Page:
Laura was the film that was forever associated with gorgeous actress Gene Tierney. The film's success helped establish her as a major star and helped elevate her to the Hollywood A-list of leading ladies.

Director: Otto Preminger
Producer: Otto Preminger
Writers: Jay Dratler, Samuel Hoffenstein, Betty Reinhardt
Based on the novel Laura by Vera Caspary
Cinematography: Joseph LaShelle, Lucien Ballard
Art Direction: Lyle Wheeler, Leland Fuller
Set Decorator: Thomas Little
Editor: Louis Loeffler
Costumes: Bonnie Cashin
Music: David Raksin
Cast: Gene Tierney (Laura Hunt), Dana Andrews (Detective Mark McPherson), Clifton Webb (Waldo Lydecker), Vincent Price (Shelby Carpenter), Judith Anderson (Ann Treadwell), Dorothy Adams (Bessie Clary).
BW-87m.

by Andrea Passafiume

Laura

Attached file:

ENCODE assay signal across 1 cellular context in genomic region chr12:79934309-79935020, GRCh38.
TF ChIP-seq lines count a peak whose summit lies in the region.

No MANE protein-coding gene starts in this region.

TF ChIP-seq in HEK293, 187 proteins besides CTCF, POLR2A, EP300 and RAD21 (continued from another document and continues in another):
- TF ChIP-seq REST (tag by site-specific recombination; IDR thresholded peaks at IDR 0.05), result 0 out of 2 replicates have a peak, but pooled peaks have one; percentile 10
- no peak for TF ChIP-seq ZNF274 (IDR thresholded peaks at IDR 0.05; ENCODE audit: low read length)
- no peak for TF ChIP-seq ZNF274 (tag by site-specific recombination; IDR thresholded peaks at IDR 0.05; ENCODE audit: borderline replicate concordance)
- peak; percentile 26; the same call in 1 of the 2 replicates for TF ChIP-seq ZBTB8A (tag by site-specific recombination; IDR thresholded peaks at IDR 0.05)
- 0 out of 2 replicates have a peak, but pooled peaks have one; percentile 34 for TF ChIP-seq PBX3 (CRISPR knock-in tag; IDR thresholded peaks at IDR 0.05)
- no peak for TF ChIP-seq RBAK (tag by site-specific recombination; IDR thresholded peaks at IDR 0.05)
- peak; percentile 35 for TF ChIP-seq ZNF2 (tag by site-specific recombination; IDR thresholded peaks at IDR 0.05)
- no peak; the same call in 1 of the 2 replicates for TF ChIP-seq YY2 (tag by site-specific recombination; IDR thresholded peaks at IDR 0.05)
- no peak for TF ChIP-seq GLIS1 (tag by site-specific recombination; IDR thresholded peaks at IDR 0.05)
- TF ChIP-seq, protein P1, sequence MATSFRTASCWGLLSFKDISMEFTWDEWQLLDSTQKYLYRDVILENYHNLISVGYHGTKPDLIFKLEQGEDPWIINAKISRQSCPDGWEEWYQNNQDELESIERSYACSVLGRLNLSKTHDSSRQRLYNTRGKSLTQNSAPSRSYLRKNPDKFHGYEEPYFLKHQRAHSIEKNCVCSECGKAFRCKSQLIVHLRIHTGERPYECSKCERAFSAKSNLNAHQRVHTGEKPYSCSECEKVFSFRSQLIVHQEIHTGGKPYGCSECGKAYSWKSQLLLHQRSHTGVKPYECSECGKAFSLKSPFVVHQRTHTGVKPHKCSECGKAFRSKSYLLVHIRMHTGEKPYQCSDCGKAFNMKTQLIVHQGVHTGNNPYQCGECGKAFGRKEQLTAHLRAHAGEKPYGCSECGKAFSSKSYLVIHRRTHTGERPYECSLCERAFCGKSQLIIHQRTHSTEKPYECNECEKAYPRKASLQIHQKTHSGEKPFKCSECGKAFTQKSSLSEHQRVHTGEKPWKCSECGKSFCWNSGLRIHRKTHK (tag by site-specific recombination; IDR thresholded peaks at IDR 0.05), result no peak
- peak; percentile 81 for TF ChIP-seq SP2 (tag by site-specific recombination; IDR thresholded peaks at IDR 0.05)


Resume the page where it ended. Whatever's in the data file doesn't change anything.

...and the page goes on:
Laura is one of the quintessential examples of film noir that has endured as a classic for over 70 years. While it started out as a B-picture, its polish came about as the result of a series of happy accidents, second choices and great talent that helped elevate its status on all levels. It ultimately achieved five Oscar® nominations (winning one). It's a somewhat unconventional noir with a collection of odd elements that all come together and work. As Roger Ebert said in a 2002 article, "Film noir is known for its convoluted plots and arbitrary twists, but even in a genre that gave us The Maltese Falcon [1941], this takes some kind of prize. Laura has a detective who never goes to the station; a suspect who is invited to tag along as other suspects are interrogated; a heroine who is dead for most of the film; a man insanely jealous of a woman even though he never for a moment seems heterosexual; a romantic lead who is a dull-witted Kentucky bumpkin moving in Manhattan penthouse society, and a murder weapon that is returned to its hiding place by the cop, who will 'come by for it in the morning.' The only nude scene involves the jealous man and the cop." Unconventional though it may be, it is all the better for its collection of improbable quirks. Laura's famous musical score, rooted in its luscious haunting main theme composed by David Raksin, instantly became one of the most recognizable and beloved pieces of movie music in history. The music's popularity helped Raksin's career immeasurably, which took off as he entered the top echelon of film composers in Hollywood. Even though the lyrics were added to David Raksin's beautiful music after the film's release, the song "Laura" quickly became a standard and one of the most popular songs ever recorded. The delicious role of acid-tongued Waldo Lydecker was actor Clifton Webb's first big starring role in a Hollywood film, and his first screen role since the early days of cinema. Webb, who had been working successfully as a stage actor for many years, knew that his performance could help make or break his career in movies, and at age 56 he didn't have much time to waste. The success of the film, for him, resulted in an Academy Award nomination and a whole new prominent career in Hollywood films. The success of Laura helped launch Otto Preminger's career as one of the best directors in Hollywood. The imposing Preminger had been working as mostly a producer since his arrival in Hollywood, and thanks to a damaging feud with Twentieth Century-Fox production chief Darryl Zanuck, he was sidelined for a time, keeping him from doing what he most wanted to do: direct. However, Preminger was given another shot behind the camera on Laura, and it became one of the most famous directorial triumphs of his career. Laura boasts one of the biggest plot twists in cinema history that surprised - and continues to surprise - even the savviest of moviegoers. In true whodunit fashion, the plot's twists and turns and remarkable collection of vivid characters truly keep viewers guessing until the very end - even today. The role of Laura's caddish buttery fiancé Shelby Carpenter was one of Vincent Price's best roles and reportedly a personal favorite for the actor. For those who know Price's work primarily for the horror films that became indelibly associated with him, Laura will impress viewers with Price's broad talent and range. Laura was the film that was forever associated with gorgeous actress Gene Tierney. The film's success helped establish her as a major star and helped elevate her to the Hollywood A-list of leading ladies. Director: Otto Preminger Producer: Otto Preminger Writers: Jay Dratler, Samuel Hoffenstein, Betty Reinhardt Based on the novel Laura by Vera Caspary Cinematography: Joseph LaShelle, Lucien Ballard Art Direction: Lyle Wheeler, Leland Fuller Set Decorator: Thomas Little Editor: Louis Loeffler Costumes: Bonnie Cashin Music: David Raksin Cast: Gene Tierney (Laura Hunt), Dana Andrews (Detective Mark McPherson), Clifton Webb (Waldo Lydecker), Vincent Price (Shelby Carpenter), Judith Anderson (Ann Treadwell), Dorothy Adams (Bessie Clary). BW-87m. by Andrea Passafiume